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Global progress towards eliminating gastrointestinal helminth infections

McCarty, Thomas R.*; Turkeltaub, Joshua A.*; Hotez, Peter J.

Current Opinion in Gastroenterology: January 2014 - Volume 30 - Issue 1 - p 18–24
doi: 10.1097/MOG.0000000000000025

Purpose of review To highlight the gastrointestinal helminths in the context of renewed global commitment to control or eliminate neglected tropical diseases in the coming decade.

Recent findings Two key documents, namely the 2012 London Declaration for Neglected Tropical Diseases and the 2013 World Health Assembly resolution, emphasize the importance of mass drug administration (MDA) for controlling several key neglected tropical diseases. These documents, together with the Global Burden of Disease Study 2010, establish the major gastrointestinal helminth infections, including the soil-transmitted helminthiases – ascariasis, trichuriasis, hookworm, and strongyloidiasis – in addition to the intestinal and liver fluke infections, as some of the most important gastrointestinal infections of humankind. Current MDA approaches using single-dose albendazole or mebendazole are effective for ascariasis, less so for other soil-transmitted helminth infections. Expanded use of albendazole in combination with ivermectin would ensure improved drug efficacies against trichuriasis and strongyloidiasis. There is no effective elimination strategy for targeting hookworm and liver and intestinal fluke infections through current MDA approaches.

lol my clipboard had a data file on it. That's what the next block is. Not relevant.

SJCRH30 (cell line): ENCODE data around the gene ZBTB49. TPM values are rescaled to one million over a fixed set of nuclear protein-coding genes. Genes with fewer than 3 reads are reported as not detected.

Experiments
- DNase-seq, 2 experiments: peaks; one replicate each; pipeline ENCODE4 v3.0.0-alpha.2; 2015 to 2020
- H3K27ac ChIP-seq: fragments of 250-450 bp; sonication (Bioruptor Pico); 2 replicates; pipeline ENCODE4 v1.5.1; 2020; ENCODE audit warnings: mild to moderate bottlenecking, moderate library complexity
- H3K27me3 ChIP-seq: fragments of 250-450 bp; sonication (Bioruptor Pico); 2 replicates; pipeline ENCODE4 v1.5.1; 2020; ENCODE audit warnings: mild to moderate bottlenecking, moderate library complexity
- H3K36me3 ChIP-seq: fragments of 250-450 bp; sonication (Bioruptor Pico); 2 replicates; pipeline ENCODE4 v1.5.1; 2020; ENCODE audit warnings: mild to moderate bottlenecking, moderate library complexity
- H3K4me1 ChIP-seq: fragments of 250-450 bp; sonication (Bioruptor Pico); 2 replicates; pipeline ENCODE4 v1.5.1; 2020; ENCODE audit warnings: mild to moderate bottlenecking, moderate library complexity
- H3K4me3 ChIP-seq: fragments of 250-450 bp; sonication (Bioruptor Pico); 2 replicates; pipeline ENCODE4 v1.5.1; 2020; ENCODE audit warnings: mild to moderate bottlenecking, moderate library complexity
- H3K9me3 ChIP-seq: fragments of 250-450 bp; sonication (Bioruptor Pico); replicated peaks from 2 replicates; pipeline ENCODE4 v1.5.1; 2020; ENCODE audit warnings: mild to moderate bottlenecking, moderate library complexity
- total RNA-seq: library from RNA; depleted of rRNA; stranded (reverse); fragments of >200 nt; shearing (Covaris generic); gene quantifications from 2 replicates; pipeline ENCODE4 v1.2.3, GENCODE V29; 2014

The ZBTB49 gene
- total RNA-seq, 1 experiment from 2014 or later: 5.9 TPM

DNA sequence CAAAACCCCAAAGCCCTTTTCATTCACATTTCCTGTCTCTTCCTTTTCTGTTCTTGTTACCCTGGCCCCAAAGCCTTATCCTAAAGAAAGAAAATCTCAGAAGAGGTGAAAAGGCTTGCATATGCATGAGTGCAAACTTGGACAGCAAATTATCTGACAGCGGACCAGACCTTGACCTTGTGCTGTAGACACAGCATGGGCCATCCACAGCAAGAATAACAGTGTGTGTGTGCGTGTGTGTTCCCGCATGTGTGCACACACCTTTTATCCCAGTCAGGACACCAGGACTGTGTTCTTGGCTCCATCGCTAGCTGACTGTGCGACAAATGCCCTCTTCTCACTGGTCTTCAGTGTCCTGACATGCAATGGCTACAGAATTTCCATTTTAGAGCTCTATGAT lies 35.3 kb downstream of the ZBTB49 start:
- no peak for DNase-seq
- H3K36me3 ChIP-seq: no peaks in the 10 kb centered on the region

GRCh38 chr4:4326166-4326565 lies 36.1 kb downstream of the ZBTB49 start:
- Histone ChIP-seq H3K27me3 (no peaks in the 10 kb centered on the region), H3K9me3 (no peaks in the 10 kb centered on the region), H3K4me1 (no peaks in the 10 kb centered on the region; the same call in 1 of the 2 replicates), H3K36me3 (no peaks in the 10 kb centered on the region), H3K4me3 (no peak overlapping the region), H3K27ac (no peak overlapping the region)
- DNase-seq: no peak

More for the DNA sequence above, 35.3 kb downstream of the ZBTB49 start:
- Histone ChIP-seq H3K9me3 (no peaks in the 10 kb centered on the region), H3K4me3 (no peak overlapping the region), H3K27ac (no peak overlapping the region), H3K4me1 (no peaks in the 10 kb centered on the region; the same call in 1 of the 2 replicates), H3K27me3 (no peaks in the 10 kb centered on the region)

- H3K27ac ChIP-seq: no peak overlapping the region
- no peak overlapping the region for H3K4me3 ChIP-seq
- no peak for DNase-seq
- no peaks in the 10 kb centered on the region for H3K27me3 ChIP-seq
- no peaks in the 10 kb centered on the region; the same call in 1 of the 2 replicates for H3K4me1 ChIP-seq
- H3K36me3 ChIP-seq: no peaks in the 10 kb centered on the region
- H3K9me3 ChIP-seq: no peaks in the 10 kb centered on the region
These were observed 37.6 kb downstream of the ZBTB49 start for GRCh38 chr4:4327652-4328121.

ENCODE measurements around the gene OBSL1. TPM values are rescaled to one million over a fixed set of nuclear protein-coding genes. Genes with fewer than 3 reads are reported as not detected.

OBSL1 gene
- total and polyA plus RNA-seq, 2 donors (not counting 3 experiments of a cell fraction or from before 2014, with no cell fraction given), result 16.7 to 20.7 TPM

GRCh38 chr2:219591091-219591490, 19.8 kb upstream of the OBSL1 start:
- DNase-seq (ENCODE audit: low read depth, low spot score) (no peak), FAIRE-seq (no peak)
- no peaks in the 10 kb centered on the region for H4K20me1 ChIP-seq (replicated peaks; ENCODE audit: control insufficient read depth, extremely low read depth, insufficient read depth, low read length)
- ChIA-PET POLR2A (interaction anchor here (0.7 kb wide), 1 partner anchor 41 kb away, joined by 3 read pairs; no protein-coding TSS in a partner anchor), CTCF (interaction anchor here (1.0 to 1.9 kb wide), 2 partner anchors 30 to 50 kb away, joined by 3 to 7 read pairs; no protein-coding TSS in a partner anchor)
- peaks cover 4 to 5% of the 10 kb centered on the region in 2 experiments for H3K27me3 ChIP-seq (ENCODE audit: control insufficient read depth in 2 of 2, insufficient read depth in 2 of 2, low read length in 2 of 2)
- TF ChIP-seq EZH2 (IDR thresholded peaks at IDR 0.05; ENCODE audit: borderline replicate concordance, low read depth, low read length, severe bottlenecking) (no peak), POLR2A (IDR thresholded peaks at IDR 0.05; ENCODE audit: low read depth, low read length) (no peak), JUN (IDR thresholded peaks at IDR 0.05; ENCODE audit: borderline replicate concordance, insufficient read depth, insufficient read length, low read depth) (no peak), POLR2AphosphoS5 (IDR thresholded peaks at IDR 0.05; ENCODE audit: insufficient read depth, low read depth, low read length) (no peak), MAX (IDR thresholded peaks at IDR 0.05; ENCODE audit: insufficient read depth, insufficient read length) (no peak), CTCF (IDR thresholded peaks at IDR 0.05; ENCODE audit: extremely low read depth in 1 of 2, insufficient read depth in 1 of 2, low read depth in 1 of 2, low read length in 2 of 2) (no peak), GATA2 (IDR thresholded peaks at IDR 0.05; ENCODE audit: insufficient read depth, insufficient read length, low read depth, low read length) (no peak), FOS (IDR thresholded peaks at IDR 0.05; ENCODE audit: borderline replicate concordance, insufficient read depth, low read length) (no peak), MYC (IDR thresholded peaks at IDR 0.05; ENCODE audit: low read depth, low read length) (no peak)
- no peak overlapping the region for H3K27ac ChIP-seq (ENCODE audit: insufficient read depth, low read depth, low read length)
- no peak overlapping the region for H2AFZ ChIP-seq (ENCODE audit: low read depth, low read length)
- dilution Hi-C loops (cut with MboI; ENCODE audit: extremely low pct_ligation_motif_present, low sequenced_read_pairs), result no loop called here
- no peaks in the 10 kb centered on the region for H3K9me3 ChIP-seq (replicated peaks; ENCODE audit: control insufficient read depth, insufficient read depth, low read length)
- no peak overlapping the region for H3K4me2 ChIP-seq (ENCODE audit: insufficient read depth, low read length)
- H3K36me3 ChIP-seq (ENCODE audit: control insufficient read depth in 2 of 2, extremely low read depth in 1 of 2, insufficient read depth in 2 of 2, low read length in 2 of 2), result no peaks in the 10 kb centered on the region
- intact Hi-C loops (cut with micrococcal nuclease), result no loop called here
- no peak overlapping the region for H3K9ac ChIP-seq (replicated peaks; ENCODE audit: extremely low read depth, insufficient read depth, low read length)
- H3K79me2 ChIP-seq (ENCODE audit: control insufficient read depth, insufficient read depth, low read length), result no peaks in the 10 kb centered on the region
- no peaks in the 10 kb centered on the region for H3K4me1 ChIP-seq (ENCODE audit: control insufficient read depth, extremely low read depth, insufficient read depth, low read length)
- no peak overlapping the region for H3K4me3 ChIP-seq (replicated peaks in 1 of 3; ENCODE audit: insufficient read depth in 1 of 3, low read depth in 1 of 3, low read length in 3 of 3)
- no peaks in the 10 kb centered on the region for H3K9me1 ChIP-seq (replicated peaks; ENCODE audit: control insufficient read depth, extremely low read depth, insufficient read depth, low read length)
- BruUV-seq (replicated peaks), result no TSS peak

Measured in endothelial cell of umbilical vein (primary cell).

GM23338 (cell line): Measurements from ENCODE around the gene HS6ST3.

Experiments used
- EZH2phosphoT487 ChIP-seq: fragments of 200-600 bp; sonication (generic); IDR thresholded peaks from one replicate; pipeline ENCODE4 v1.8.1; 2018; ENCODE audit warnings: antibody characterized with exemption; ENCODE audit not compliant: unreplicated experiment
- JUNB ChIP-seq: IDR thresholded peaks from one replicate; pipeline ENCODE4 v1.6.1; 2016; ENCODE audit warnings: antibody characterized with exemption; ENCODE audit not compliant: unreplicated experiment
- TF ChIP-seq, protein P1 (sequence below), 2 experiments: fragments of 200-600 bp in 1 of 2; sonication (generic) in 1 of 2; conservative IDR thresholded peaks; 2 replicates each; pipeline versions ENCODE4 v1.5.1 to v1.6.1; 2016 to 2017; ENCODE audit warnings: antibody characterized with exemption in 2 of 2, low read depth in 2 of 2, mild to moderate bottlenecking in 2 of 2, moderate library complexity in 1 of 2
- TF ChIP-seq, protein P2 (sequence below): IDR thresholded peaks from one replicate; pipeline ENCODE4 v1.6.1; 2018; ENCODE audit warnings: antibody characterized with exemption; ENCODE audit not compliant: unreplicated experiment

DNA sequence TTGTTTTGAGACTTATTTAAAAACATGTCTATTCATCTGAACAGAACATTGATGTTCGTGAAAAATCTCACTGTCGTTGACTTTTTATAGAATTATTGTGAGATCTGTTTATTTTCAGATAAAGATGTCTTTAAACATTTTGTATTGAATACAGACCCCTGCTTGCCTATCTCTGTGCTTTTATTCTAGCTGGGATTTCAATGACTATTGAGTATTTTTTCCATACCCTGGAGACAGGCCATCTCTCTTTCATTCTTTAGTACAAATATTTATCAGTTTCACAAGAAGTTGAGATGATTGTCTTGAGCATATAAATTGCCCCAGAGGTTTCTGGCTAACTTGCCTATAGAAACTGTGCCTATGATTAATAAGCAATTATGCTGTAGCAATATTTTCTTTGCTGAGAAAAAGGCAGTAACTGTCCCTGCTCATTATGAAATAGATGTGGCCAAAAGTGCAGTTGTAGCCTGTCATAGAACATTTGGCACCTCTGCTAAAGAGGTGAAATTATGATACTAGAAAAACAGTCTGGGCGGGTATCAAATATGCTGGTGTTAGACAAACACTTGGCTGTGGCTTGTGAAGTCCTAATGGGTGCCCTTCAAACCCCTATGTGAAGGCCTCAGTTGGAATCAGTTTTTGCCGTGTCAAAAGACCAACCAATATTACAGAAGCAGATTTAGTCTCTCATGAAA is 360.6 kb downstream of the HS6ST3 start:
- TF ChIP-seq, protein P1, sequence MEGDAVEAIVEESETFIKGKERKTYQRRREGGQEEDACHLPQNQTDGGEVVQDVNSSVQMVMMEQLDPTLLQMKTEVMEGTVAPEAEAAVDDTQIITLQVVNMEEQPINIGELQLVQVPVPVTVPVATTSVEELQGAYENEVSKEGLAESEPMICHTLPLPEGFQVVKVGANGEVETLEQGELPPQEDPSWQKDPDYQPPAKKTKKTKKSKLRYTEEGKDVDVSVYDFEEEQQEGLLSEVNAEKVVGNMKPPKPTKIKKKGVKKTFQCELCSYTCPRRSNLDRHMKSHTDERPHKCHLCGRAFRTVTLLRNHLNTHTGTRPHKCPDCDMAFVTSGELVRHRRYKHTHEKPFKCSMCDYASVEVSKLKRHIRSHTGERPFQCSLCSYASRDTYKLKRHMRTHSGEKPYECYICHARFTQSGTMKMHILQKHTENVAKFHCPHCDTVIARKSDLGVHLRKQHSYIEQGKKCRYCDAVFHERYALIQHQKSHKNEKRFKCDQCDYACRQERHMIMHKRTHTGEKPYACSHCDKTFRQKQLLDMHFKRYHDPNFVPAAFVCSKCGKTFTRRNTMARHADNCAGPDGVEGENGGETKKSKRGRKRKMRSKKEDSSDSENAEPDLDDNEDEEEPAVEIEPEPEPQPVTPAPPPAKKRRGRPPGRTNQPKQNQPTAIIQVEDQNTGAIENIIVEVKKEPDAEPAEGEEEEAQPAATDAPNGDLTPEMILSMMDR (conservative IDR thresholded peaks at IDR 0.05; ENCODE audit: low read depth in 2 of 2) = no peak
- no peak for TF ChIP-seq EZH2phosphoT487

Summary The global community must expand current MDA efforts, while simultaneously developing additional drugs, diagnostics, and vaccines alongside better utilizing transmission dynamics and modeling, if it is to successfully meet the goals and targets established by policymakers.

National School of Tropical Medicine, Baylor College of Medicine, Houston, Texas, USA

*Thomas R. McCarty and Joshua A. Turkeltaub are medical students at Baylor College of Medicine and contributed equally to the writing of the manuscript.

Correspondence to Peter J. Hotez, MD, PhD, National School of Tropical Medicine, Baylor College of Medicine, Houston, TX 77030, USA. Tel: +1 713 798 1199; e-mail:

© 2014 Wolters Kluwer Health | Lippincott Williams & Wilkins